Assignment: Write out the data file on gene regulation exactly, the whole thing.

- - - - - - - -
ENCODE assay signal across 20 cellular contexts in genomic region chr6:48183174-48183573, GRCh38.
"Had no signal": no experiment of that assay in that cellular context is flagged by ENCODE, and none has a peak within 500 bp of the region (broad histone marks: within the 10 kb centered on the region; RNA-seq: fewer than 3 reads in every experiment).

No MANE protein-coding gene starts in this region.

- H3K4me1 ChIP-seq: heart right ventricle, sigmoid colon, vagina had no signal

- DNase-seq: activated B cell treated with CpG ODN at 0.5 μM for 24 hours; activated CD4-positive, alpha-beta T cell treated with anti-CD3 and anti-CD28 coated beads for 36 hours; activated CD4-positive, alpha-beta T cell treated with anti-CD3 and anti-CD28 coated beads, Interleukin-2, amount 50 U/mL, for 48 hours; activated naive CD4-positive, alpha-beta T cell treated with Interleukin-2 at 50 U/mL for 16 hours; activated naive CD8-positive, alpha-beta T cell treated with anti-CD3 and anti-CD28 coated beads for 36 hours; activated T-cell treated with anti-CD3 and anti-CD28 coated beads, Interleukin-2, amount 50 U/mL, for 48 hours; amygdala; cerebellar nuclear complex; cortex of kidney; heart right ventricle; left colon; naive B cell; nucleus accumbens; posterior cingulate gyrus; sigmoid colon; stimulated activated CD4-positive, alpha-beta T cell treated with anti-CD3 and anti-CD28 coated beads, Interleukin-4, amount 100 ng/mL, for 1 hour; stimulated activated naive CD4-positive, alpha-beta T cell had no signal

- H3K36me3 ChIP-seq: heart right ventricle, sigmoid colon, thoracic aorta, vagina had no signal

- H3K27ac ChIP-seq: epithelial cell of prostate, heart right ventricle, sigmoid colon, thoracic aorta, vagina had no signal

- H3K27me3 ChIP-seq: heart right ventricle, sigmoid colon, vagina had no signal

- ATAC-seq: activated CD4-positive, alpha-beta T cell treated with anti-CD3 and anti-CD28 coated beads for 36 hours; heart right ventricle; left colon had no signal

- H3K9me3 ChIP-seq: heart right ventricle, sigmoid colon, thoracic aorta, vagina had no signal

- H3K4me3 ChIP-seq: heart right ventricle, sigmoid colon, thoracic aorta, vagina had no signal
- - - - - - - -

ENCODE assay signal across 20 cellular contexts in genomic region chr6:48183174-48183573, GRCh38.
"Had no signal": no experiment of that assay in that cellular context is flagged by ENCODE, and none has a peak within 500 bp of the region (broad histone marks: within the 10 kb centered on the region; RNA-seq: fewer than 3 reads in every experiment).

No MANE protein-coding gene starts in this region.

- H3K4me1 ChIP-seq: heart right ventricle, sigmoid colon, vagina had no signal

- DNase-seq: activated B cell treated with CpG ODN at 0.5 μM for 24 hours; activated CD4-positive, alpha-beta T cell treated with anti-CD3 and anti-CD28 coated beads for 36 hours; activated CD4-positive, alpha-beta T cell treated with anti-CD3 and anti-CD28 coated beads, Interleukin-2, amount 50 U/mL, for 48 hours; activated naive CD4-positive, alpha-beta T cell treated with Interleukin-2 at 50 U/mL for 16 hours; activated naive CD8-positive, alpha-beta T cell treated with anti-CD3 and anti-CD28 coated beads for 36 hours; activated T-cell treated with anti-CD3 and anti-CD28 coated beads, Interleukin-2, amount 50 U/mL, for 48 hours; amygdala; cerebellar nuclear complex; cortex of kidney; heart right ventricle; left colon; naive B cell; nucleus accumbens; posterior cingulate gyrus; sigmoid colon; stimulated activated CD4-positive, alpha-beta T cell treated with anti-CD3 and anti-CD28 coated beads, Interleukin-4, amount 100 ng/mL, for 1 hour; stimulated activated naive CD4-positive, alpha-beta T cell had no signal

- H3K36me3 ChIP-seq: heart right ventricle, sigmoid colon, thoracic aorta, vagina had no signal

- H3K27ac ChIP-seq: epithelial cell of prostate, heart right ventricle, sigmoid colon, thoracic aorta, vagina had no signal

- H3K27me3 ChIP-seq: heart right ventricle, sigmoid colon, vagina had no signal

- ATAC-seq: activated CD4-positive, alpha-beta T cell treated with anti-CD3 and anti-CD28 coated beads for 36 hours; heart right ventricle; left colon had no signal

- H3K9me3 ChIP-seq: heart right ventricle, sigmoid colon, thoracic aorta, vagina had no signal

- H3K4me3 ChIP-seq: heart right ventricle, sigmoid colon, thoracic aorta, vagina had no signal